often the server removes such leases. In the example provided
above, the server will initiate removal of leases 5 seconds after
the previous removal attempt was completed. Setting this value to 0
disables lease affinity, in which case leases will be removed from the
lease database when they are reclaimed. If the lease affinity is
enabled, it is recommended that this parameter is set to significantly
higher value than the <command>reclaim-timer-wait-time</command>
because timely removal of expired-reclaimed leases is not critical,
while this removal impacts the server's responsiveness, because the
server doesn't process DHCP messages while it removes leases from
the database.</para>
<section id="lease-reclamation-defaults">
<title>Default Configuration Values for Leases Reclamation</title>
<para>The following list presents all configuration parameters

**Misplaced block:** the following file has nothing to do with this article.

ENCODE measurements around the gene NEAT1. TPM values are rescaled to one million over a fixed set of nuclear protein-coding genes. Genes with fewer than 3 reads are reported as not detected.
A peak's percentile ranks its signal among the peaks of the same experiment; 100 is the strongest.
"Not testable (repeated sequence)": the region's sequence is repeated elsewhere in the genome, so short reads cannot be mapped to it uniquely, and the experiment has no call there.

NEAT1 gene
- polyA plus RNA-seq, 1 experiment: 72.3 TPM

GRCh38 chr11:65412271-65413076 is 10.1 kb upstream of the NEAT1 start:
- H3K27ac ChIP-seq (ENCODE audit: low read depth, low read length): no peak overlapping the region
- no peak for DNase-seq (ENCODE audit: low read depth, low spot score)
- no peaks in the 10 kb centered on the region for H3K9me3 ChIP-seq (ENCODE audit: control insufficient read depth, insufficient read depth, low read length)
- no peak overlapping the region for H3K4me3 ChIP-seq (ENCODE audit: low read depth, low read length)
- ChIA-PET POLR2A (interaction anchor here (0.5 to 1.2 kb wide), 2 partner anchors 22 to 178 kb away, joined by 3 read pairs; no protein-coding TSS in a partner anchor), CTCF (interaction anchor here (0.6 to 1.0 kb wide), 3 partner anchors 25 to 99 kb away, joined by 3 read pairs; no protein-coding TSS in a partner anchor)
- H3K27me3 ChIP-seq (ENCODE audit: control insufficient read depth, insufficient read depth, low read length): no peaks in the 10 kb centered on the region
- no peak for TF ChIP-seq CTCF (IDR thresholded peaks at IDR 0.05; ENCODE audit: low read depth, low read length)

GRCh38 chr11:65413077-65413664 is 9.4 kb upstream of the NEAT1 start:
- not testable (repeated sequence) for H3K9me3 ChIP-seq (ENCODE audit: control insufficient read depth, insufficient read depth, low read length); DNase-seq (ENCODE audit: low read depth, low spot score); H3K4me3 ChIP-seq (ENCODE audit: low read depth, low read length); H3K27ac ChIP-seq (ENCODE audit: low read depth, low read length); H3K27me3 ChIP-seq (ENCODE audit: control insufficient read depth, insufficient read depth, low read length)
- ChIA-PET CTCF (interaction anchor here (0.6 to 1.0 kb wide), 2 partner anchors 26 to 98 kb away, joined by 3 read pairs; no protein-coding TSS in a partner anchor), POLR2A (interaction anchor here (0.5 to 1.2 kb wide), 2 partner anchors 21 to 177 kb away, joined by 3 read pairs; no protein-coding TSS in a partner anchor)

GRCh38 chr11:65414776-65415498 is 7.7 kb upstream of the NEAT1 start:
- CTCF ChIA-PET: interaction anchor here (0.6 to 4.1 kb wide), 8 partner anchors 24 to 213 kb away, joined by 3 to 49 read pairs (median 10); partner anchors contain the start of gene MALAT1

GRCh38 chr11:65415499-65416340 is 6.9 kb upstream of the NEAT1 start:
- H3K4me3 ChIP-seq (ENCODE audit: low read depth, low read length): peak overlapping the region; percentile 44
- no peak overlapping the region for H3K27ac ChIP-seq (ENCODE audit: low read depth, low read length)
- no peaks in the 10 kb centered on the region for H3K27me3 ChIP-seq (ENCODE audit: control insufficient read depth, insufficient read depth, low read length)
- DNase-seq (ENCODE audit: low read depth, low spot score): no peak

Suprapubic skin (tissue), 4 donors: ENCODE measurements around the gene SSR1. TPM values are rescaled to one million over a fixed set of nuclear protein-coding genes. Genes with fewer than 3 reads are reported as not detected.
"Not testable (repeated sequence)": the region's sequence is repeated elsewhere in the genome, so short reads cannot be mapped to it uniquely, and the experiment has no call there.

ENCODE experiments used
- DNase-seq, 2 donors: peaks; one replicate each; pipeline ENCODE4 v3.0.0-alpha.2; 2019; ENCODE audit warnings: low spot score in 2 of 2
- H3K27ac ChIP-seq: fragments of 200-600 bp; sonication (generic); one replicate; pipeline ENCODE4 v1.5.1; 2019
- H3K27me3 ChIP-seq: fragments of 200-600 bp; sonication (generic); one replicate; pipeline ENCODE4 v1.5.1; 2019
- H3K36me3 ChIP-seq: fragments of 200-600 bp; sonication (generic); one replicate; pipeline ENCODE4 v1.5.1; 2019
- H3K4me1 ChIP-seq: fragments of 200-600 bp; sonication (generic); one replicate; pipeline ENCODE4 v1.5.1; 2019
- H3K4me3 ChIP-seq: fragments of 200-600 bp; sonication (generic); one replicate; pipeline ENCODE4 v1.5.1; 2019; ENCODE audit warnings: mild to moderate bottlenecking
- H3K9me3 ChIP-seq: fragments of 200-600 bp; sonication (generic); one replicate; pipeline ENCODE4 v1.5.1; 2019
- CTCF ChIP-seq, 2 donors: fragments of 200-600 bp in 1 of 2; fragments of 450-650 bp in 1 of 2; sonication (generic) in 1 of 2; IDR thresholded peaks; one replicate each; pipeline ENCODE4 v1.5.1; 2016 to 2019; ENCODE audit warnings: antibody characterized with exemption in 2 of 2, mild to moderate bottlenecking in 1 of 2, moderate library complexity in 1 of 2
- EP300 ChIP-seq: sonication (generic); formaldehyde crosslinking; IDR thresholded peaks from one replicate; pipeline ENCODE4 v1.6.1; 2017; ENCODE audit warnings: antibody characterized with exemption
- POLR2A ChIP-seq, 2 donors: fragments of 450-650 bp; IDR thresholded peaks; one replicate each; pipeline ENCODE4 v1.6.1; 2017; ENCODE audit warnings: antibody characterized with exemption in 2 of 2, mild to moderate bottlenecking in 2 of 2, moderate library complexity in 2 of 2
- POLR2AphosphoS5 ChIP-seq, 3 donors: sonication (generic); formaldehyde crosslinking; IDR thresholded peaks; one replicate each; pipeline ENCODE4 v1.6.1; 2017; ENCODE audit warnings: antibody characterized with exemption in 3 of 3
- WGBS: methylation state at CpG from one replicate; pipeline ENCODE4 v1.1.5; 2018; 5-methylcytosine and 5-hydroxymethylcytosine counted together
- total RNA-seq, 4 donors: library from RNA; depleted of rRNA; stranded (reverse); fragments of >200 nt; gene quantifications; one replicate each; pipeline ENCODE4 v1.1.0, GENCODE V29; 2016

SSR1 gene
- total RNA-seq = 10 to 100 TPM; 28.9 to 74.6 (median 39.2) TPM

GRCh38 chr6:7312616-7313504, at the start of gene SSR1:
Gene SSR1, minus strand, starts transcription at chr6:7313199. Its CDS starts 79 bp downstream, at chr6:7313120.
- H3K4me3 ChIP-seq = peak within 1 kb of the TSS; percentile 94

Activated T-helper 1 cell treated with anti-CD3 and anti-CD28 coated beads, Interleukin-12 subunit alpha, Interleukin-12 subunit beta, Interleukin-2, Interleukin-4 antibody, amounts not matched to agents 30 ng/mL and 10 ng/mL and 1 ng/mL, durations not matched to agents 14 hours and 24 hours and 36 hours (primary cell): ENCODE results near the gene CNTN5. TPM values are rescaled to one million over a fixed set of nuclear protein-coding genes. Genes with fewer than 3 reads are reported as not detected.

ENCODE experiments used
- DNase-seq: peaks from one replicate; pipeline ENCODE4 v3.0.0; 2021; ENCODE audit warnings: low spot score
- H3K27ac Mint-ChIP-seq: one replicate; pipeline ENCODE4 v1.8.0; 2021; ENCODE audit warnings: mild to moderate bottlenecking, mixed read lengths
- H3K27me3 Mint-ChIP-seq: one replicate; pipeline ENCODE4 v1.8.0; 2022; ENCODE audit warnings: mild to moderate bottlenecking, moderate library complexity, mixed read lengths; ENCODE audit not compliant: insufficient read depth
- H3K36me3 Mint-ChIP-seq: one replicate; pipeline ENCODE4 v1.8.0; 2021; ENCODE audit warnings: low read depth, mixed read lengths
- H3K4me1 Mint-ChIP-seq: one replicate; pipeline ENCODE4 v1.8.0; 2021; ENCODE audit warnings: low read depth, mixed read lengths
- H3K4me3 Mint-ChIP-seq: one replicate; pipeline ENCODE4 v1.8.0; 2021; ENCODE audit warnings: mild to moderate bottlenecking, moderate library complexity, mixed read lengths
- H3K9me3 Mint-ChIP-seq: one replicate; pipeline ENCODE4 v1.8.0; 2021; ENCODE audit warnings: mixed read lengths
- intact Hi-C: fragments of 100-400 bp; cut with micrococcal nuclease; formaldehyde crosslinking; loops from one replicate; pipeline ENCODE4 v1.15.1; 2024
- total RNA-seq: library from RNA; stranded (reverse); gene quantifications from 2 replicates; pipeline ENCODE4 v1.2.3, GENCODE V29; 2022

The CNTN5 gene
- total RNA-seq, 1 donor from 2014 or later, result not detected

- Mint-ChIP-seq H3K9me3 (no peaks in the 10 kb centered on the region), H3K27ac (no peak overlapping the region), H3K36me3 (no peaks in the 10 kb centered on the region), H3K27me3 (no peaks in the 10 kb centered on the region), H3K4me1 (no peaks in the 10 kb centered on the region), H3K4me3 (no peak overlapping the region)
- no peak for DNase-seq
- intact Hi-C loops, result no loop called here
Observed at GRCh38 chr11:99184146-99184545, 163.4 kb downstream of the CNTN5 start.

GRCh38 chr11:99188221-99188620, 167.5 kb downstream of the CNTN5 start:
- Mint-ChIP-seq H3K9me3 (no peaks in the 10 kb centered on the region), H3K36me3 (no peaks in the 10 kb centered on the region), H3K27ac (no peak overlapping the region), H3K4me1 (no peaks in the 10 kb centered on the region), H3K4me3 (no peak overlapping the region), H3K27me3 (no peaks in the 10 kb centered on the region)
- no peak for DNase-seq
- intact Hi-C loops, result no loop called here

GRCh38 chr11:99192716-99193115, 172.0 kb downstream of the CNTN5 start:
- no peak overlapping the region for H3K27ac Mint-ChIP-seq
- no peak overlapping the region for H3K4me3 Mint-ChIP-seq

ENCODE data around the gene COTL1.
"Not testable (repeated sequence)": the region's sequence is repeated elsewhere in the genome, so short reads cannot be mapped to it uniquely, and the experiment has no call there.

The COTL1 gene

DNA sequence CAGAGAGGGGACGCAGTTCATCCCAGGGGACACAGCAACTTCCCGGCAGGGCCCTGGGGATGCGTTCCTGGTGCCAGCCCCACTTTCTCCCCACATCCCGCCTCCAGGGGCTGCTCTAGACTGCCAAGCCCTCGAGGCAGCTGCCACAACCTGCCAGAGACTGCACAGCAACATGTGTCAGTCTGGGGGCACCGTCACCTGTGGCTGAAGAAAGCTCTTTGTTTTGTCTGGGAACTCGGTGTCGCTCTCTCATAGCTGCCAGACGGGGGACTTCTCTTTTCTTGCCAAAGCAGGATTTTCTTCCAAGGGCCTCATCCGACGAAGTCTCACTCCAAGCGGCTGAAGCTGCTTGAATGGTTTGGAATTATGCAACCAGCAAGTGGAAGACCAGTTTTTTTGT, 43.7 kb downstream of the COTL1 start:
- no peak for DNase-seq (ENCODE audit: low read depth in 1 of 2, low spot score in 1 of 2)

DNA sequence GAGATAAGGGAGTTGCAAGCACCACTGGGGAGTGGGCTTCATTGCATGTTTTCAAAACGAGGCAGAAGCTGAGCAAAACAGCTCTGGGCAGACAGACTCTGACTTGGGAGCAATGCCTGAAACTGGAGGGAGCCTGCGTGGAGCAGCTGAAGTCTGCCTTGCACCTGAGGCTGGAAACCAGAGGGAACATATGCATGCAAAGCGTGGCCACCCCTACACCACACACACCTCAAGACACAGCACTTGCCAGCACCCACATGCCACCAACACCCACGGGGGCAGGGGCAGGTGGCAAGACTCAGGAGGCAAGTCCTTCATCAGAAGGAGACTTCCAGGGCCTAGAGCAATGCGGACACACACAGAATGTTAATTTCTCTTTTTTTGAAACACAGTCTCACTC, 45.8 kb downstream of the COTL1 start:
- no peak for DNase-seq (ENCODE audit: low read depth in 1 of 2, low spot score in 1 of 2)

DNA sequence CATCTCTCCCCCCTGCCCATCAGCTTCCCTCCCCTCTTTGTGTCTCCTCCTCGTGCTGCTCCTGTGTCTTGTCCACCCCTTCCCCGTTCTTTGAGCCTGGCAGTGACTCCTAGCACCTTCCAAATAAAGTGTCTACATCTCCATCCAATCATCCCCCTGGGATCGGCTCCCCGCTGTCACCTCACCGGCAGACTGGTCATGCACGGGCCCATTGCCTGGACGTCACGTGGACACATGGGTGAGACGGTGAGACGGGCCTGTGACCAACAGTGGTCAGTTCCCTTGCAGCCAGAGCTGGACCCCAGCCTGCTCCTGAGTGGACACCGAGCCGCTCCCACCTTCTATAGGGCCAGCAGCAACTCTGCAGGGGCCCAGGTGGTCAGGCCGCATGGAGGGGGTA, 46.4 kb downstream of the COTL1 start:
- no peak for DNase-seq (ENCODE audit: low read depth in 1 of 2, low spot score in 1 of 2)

pertaining to processing expired leases with their default values:</para>
<simpara><command>reclaim-timer-wait-time</command> = 10 [seconds]</simpara>
<simpara><command>flush-reclaimed-timer-wait-time</command> = 25 [seconds]</simpara>
<simpara><command>hold-reclaimed-time</command> = 3600 [seconds]</simpara>
<simpara><command>max-reclaim-leases</command> = 100 </simpara>
<simpara><command>max-reclaim-time</command> = 250 [milliseconds]</simpara>
<simpara><command>unwarned-reclaim-cycles</command> = 5</simpara>
<para>The default value for any parameter is used when this parameter not
explicitly specified in the configuration. Also, the
<command>expired-leases-processing</command> map may be omitted entirely
in the configuration, in which case the default values are used for all
parameters listed above.</para>